Bigelow Hollow State Park and the adjoining Nipmuck State Forest offer over 9,000 acres of recreation opportunities including miles of hiking trails and an 18-acre pond in Eastern Connecticut.
History of the Area
Nipmuck State Forest and Bigelow Hollow State Park in the town of Union lie within one of the largest unbroken forest areas in Eastern Connecticut. Nipmuck is the second oldest state forest in Connecticut. The first parcel was acquired in 1905. Additional lands in the towns of Stafford, Ashford, Willington, and Woodstock have been added to the forest over the years. Today Nipmuck State Forest and Bigelow Hollow total over 9,000 acres. The recreation area in Bigelow Hollow was established in 1949 by the State Park and Forest Commission.The name "Bigelow" is a mystery since no person of that name seems to have been associated with this area. According to older residents of Union, the name is derived from "Big Low" in reference to the deep hollow in which the 18-acre pond of that name is located. The word "Mashapaug" is the Nipmuck Indian word for "Great Pond". The present lake of 300 acres was originally about half the size. In the mid-1880's, two different parties attempted to draw the water from this natural pond. One party ditched to the north and the other to the south. The latter party was forced to give up the battle when they ran into a ledge and later joined forces with their rivals to create the present lake. Two other smaller ponds, Breakneck and Griggs, lie to the north and east of Mashapaug in Nipmuck State Forest.The contrast of rock, water, and mixed deciduous/evergreen woodland provide ample beauty to the many visitors this park receives.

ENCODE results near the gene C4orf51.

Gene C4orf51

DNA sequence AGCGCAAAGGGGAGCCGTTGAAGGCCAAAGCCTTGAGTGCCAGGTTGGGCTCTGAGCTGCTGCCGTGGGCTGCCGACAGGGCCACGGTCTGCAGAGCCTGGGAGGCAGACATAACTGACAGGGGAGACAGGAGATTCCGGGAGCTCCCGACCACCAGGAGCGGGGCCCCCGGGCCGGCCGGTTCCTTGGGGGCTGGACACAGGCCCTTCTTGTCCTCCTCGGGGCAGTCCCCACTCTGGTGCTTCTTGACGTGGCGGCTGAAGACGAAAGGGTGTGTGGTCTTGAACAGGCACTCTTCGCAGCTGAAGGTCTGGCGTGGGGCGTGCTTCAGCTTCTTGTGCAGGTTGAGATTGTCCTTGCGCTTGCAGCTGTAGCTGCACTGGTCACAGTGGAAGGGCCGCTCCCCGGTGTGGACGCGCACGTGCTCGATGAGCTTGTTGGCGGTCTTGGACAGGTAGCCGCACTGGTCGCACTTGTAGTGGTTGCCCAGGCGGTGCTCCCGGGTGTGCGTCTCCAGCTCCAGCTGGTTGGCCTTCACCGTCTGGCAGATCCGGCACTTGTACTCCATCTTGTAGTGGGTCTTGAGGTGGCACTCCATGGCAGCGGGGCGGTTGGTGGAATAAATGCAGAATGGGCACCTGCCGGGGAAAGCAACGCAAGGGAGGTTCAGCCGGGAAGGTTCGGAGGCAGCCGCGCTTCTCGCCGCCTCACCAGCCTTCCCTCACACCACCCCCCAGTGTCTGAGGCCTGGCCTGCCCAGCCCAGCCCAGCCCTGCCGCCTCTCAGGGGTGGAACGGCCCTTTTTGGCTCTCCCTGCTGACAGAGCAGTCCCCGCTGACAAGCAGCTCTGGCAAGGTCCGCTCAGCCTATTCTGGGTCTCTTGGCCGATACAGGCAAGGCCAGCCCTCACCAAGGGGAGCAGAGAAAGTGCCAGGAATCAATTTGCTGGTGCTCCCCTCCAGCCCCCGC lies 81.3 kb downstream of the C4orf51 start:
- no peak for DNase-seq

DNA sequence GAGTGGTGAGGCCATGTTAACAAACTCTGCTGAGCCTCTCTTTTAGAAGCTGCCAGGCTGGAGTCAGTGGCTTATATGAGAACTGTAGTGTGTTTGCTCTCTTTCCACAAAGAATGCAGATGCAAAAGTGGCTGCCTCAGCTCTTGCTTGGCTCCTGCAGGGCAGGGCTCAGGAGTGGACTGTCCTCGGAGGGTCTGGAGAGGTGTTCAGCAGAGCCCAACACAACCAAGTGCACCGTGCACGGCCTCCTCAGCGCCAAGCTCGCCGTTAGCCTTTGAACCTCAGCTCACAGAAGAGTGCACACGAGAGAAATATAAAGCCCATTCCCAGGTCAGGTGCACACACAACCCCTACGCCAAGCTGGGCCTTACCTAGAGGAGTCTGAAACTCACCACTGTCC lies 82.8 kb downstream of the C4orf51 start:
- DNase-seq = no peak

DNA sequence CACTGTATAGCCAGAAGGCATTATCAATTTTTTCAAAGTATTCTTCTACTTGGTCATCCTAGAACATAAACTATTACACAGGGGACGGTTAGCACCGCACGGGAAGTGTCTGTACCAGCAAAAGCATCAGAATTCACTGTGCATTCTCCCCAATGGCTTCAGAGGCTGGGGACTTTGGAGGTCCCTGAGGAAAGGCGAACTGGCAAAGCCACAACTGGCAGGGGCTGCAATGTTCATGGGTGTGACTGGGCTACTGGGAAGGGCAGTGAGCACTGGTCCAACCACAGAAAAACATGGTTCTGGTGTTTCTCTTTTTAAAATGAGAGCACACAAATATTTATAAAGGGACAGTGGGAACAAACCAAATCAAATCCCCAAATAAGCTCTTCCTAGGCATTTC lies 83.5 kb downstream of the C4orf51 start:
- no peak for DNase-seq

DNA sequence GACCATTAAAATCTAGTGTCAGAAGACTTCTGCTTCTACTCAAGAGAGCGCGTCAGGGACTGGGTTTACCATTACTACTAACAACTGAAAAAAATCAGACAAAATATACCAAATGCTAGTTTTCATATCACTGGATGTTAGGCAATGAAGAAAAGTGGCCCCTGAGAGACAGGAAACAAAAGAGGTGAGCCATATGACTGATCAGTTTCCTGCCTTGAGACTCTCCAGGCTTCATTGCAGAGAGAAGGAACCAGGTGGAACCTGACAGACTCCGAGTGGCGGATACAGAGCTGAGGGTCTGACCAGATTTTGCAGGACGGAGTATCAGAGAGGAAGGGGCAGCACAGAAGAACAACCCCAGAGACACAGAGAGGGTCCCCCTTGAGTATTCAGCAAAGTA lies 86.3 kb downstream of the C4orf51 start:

Bigelow State Park is located near Sioux City, South Sioux City
Marked trails lead from Bigelow Hollow to the Breakneck area, but no trail in this area is a loop trail. Hikers should be prepared to walk at least 6 miles to complete a loop around Breakneck. There are no marked trails to Briggs pond. For hikers desiring trails that start and end in the same place, the trails west of the park road both form loops and cover less of a distance than the trails leading to Breakneck. This extensive trail system is maintained in cooperation with the Connecticut Forest and Park Association, which provides volunteer assistance. For information on volunteering for trail activities throughout the state contact the Connecticut Forest and Park Association, 16 Meriden Road, Rockfall, CT 06481; Telephone: (860) 346-2372.